We are two part-time academics. Ellen teaches in the English department and Jim in the IT program at George Mason University.

Pearl Luke's _Madame Zee_ · 15 September 06

Dear Anne,

On WWTTA, Leslie R wrote in to tell us about a novel worth reading but which also refuses to present the reality of delusional communities of people who become subject to ruthless leaders:

I recently finished reading a recent Canadian novel by Pearl Luke, called Madame Zee. It’s a historical novel based the life of a woman who was the lover of a cult leader on Vancouver Island in the 1920s.

According to author interviews, Luke’s intention from the beginning was to write a sympathetic account of a woman otherwise depicted as a sadist and a con artist. To feel that sympathy, I think it’s necessary to accept the reality of Madame Zee’s visions, to see her growing interest in the occult as a delving into something real and powerful. I had trouble doing that, so the novel only half worked for me. Her growing involvement with the occult seems to me delusional and absurd, but the novel presents it as a journey into self-knowledge and a revolt against the narrow expectations for a woman of her background.

The parts of the novel I liked best were those dealing with her childhood and adolescence in England, her years of teaching in one-room schoolhouses on the Canadian prairies, and the passion and collapse of her marriage. I think a novel that examined the life of a woman who chose to align herself with the charismatic leader of a cult could have been fascinating, but I think the novel is too determined to see her positively to really get below the surface of what she found in that relationship and with that group of followers on Vancouver Island; it may have begun as an
idealistic vision of a Utopian community, but it didn’t end up that
way, and Luke never wholly accounts for that switch, just assumes it and sets about exculpating Madame Zee from blame for the worst of it. She doesn’t seem to want to let the woman be responsible for her worst actions or be motivated by nasty motives.

It is worth reading, though. I’ve attached some links to relevant
sites—an author interview, a brief review, and an article about her and Brother XII and their community


Anne, as will be see, Luke, the reviewer and the two people writing about this cult see its dangers and we can glimpse what the horrors must have been that occurred between people. The excuses for not delving into the reality would keep all cruelty and desperation hidden away. I agree with Leslie here is an opportunity thrown away, for since then we have had many such self-destructive communities filled with frightened people.

I’m reminded of A. S. Byatt’s Babel Tower where she imagines a similar cult group run by a De Sade figure and actually works out what the realities between the group leaders and their followers would be in daily life: exploitation of the bodies of the relatively powerless by the more powerful, scapegoating, enacting of sadistic and masochistic rituals, and daily manipulations of anxiety accompanied by condescending soothing, all of it in Byatt’s Babel Tower ending in destruction for some and justifiable deep anger in those who begin to see how they have been used and try to take some revenge or wreak from the larger society systems of powerful people punishment and compensation. Tedious though Babel Tower becomes towards the end (as does Whistling Woman—with huge learned essays in occult and other doctrines), did at least have the strength to delve the crueler and nastier truths about such communities and delusions. The excuses given for not telling the truth (ah you might offend a living relative or a dead one) would silence all telling of truths. Atwood’s poem, "Secresy" is the relevant one here.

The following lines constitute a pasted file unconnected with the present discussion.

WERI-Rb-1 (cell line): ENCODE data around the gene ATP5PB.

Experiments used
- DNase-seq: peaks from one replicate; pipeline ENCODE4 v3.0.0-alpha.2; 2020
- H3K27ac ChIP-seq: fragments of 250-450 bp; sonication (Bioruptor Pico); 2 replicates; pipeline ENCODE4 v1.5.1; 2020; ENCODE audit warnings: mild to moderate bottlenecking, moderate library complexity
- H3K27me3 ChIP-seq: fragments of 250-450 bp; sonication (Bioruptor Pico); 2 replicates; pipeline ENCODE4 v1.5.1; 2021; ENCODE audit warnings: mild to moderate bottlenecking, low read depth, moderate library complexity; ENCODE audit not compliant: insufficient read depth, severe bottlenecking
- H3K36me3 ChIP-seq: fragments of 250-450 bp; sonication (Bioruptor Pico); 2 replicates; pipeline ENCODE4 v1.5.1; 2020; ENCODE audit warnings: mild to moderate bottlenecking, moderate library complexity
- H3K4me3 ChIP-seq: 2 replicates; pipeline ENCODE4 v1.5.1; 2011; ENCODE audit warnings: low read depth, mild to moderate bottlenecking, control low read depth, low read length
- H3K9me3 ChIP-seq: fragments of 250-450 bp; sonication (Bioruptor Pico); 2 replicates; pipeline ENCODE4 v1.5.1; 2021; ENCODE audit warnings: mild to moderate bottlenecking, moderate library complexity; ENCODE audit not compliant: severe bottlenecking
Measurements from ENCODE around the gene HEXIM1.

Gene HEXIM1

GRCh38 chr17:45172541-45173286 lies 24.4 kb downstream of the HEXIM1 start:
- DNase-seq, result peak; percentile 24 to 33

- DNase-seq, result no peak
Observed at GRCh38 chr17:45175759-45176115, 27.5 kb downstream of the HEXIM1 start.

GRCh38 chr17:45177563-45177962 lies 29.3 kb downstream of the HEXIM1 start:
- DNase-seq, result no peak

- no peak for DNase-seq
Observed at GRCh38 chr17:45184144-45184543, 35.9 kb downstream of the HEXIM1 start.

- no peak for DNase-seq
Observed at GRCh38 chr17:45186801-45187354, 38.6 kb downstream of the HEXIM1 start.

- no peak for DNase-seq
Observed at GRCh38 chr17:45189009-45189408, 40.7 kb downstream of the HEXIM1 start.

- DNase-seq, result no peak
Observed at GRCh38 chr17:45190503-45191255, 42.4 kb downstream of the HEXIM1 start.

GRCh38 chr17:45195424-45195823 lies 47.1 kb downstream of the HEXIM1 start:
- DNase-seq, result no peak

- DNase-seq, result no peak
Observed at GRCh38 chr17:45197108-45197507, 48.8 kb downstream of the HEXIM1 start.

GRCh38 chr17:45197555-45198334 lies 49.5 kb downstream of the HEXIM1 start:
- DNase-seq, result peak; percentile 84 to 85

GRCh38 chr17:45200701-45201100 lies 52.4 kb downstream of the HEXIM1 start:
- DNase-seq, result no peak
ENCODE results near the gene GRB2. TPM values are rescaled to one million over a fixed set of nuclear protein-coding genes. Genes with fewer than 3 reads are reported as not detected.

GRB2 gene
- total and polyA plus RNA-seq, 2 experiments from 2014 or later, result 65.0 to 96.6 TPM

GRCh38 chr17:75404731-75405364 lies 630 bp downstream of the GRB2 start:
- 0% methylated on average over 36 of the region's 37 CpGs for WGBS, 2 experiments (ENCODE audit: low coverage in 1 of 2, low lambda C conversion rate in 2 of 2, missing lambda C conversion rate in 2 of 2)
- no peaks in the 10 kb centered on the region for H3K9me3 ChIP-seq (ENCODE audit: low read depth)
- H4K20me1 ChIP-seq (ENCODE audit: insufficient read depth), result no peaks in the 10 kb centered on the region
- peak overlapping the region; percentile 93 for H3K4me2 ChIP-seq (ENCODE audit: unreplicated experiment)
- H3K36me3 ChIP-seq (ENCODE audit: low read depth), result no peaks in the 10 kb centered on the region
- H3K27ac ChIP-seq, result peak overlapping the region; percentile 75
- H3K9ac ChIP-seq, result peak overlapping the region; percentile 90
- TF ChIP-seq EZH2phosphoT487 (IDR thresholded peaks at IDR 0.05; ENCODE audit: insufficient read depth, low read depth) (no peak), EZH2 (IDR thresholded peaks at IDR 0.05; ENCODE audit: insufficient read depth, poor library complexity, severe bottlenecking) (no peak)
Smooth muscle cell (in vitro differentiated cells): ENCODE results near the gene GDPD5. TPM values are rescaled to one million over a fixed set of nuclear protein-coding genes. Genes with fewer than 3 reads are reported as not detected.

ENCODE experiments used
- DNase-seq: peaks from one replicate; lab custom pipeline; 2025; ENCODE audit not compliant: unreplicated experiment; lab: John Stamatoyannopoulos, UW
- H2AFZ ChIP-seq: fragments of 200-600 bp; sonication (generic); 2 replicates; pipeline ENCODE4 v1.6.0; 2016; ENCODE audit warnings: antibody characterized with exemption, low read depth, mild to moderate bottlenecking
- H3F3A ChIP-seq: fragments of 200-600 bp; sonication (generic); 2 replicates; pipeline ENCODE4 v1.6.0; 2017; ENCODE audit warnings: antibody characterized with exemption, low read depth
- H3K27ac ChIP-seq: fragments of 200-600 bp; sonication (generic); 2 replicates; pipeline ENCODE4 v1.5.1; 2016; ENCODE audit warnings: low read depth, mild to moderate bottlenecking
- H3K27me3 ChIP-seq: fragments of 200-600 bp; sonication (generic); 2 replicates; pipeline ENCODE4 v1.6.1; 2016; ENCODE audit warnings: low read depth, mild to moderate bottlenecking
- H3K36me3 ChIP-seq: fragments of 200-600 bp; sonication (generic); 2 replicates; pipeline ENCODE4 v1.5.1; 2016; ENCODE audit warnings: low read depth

The reviewer and interviewer clearly assumed Luke’s readership would read such a book to learn history easily and we can see how the novel is still made respectable by insisting on how its facts are right and how it’s prestigious. The latter is effected by awarding big money prizes for books claimed for nationalism.

I will keep it in mind though. Put it on my list of "to be bought." It’s another of these novels which lead us to make strong analogies between our present lives and the past, invite us back into the past and delve into memory.

Still it looks like an pleasurable novel for the reasons the Booker Prize type novels give pleasure: they recreate imaginatively through rich description an imagined past into which we can both escape and react our our lives today. It’s a novel where I could soak up some early Canada and I usually much enjoy women’s romance histories. The real reason Luke kept her heroine idealized is she assumes her woman reader wants to identify with socially-acceptable and conventionally admirable heroine


Posted by: Ellen

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  1. From WWTTA:

    Dear Leslie,

    Thank you for the review. It’s another of these novels which lead us to make strong analogies between our present lives and the past, invite us back into the past and delve into memory.

    I went on to read about Burning Ground. Did you read that
    one? Would you recommend it?


    I haven’t read it, although I know of it and it received a great deal of positive critical attention. Madame Zee was my first encounter with Pearl Luke, and based on it, I’d certainly read another book by her. Madame Zee was, I think, flawed, but in some interesting ways.

    Sophie    Sep 18, 12:15pm    #

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